“We don’t live in the same state now,” she commented, “and the reason we started playing together was because he played the guitar and I didn’t, and so now that I’ve learned to accompany myself, it’s been me sort of doing my own thing.”
Miller, however, accompanied Miranda in-studio for the recording of Pisces with a Gemini Rising.
Miranda is edging toward her finale. So far, she has taken us all on an emotional rollercoaster ride packed with heart-quivering climbs, precipitous drops, twists, turns and periodic—albeit hasty—moments of relaxation.
“So this is my spring break,” she says, “and, like, it’s snowing! Is this a joke?”
She introduces the last song she’ll be performing this evening, “Back to Boston”—a title that is altogether fitting for the occasion. She has much to do as her semester wraps up, both professionally and academically. Whether she decides to use her break time to actually take a break is in question; beneath the physicality of her being sits an irrepressible force of natural talent that continues to evolve.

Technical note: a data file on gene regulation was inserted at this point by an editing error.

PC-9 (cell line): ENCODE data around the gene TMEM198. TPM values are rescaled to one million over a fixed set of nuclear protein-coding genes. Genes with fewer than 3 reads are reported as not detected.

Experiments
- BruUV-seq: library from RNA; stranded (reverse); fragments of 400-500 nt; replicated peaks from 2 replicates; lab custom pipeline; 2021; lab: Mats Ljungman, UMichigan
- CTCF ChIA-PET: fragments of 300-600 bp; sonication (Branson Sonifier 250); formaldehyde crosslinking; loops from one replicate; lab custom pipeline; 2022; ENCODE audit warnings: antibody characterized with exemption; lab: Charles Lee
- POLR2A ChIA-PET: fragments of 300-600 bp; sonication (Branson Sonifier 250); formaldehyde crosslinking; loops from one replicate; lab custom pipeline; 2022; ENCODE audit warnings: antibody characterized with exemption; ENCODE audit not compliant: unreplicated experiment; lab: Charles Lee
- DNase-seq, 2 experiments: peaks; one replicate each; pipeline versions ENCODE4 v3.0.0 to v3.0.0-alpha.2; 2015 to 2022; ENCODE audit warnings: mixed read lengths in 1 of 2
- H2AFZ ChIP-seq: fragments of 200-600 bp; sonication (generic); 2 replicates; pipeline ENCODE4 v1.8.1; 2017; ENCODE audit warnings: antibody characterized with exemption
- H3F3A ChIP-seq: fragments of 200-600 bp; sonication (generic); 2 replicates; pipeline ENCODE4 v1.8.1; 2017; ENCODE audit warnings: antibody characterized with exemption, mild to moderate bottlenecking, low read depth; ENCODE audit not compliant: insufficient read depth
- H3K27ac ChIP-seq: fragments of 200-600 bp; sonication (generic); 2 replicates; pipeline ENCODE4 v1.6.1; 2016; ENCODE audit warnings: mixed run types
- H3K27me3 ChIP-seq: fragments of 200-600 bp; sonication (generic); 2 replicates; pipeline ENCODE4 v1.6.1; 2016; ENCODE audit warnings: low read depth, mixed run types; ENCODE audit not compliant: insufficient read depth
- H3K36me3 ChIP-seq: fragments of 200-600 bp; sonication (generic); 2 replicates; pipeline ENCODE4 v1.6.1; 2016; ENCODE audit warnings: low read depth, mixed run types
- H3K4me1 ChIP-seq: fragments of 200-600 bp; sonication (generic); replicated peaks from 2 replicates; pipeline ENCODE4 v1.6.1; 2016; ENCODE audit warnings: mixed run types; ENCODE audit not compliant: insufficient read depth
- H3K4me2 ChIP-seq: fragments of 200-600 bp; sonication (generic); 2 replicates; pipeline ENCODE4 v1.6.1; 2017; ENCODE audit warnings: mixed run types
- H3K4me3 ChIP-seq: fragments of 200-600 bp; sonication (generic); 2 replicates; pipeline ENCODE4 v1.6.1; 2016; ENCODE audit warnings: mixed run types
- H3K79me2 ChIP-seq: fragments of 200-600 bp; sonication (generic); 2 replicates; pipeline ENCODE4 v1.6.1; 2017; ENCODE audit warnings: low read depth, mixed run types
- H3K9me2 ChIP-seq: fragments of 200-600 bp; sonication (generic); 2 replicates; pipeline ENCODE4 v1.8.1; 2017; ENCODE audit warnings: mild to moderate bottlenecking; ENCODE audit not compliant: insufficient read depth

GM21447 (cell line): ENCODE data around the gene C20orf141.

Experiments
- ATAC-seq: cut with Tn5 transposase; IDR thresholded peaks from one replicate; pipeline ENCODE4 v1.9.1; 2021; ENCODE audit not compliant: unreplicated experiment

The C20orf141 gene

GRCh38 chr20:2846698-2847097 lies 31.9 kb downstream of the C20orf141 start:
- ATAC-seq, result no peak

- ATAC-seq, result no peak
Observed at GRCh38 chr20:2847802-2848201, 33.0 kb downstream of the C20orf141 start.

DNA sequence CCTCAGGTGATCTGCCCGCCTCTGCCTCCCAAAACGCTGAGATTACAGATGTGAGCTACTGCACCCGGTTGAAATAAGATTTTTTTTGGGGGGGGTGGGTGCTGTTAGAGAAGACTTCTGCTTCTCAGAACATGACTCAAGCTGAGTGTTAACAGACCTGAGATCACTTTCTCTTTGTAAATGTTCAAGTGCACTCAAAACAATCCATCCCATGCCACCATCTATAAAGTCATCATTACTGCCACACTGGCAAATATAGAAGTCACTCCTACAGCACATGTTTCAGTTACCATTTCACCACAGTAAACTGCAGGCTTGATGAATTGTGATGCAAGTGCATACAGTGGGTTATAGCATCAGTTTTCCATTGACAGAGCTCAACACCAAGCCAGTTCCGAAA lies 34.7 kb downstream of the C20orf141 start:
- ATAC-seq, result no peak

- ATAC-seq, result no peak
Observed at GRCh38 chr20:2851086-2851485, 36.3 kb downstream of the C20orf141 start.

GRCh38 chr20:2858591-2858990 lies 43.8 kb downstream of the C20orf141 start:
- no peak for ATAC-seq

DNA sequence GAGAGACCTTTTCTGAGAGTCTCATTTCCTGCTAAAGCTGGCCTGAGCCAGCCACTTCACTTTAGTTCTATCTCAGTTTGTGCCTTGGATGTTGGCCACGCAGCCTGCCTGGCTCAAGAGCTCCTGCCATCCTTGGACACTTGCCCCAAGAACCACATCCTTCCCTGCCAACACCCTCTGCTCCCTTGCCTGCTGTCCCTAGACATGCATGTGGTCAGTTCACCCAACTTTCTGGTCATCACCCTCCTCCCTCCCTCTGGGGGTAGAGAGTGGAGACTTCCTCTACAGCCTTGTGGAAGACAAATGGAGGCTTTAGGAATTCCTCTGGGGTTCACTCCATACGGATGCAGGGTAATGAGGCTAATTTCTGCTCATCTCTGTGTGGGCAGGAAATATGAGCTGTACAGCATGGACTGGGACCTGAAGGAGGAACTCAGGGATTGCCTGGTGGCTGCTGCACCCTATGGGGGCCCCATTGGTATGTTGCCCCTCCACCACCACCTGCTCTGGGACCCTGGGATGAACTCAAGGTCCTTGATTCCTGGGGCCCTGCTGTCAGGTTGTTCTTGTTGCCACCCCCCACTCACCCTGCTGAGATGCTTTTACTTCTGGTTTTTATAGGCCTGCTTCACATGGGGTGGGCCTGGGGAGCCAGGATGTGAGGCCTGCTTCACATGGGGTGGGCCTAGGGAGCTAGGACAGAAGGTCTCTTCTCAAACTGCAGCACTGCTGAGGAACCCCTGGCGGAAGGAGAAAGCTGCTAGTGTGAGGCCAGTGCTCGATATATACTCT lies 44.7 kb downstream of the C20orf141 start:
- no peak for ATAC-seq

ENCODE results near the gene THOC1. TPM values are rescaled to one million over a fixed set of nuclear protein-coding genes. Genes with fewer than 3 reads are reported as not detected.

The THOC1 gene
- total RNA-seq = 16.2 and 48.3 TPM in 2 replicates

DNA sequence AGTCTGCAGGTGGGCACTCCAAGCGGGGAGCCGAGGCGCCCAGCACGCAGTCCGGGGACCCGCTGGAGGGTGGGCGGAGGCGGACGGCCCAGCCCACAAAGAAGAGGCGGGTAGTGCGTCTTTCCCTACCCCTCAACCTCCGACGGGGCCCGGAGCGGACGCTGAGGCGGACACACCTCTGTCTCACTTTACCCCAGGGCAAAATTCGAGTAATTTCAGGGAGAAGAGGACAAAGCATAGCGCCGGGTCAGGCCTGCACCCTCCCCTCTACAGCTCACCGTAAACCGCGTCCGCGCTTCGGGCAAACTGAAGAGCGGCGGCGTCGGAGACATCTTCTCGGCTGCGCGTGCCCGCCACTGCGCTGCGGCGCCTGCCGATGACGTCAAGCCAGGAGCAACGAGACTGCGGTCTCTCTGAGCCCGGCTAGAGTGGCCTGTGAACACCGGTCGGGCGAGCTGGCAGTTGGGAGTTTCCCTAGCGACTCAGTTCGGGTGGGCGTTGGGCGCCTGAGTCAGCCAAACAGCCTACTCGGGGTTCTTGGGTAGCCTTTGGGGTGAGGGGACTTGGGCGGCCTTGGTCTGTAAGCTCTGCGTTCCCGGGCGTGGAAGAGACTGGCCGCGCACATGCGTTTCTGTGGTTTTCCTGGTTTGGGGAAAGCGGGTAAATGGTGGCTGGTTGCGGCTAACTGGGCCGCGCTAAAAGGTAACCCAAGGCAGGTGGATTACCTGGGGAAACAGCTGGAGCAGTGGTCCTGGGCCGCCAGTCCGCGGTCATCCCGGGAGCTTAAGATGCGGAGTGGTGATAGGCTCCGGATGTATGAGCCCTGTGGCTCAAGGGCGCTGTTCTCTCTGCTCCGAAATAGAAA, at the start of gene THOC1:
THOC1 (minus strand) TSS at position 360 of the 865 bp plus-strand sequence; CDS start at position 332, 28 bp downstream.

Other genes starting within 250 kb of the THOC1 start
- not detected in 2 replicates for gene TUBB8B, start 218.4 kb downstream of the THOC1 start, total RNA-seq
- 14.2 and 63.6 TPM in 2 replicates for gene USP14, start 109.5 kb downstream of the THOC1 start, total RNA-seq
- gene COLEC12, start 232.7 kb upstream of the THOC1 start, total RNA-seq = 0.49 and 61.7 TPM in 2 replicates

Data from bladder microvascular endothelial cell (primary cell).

She sings her song.
“Back to Boston, here I go. Road signs scream to me, ‘turn around and head back home…’”
Going back is a reality that draws nearer to the present.
• • •
To check out Miranda performing her original song “Arrest Me” in the Culturelativity Lounge, click here.
To check out Miranda performing her original song “Superhero,” click here.
And to check out Miranda performing her cover of Nirvana’s “Heart Shaped Box,” click here.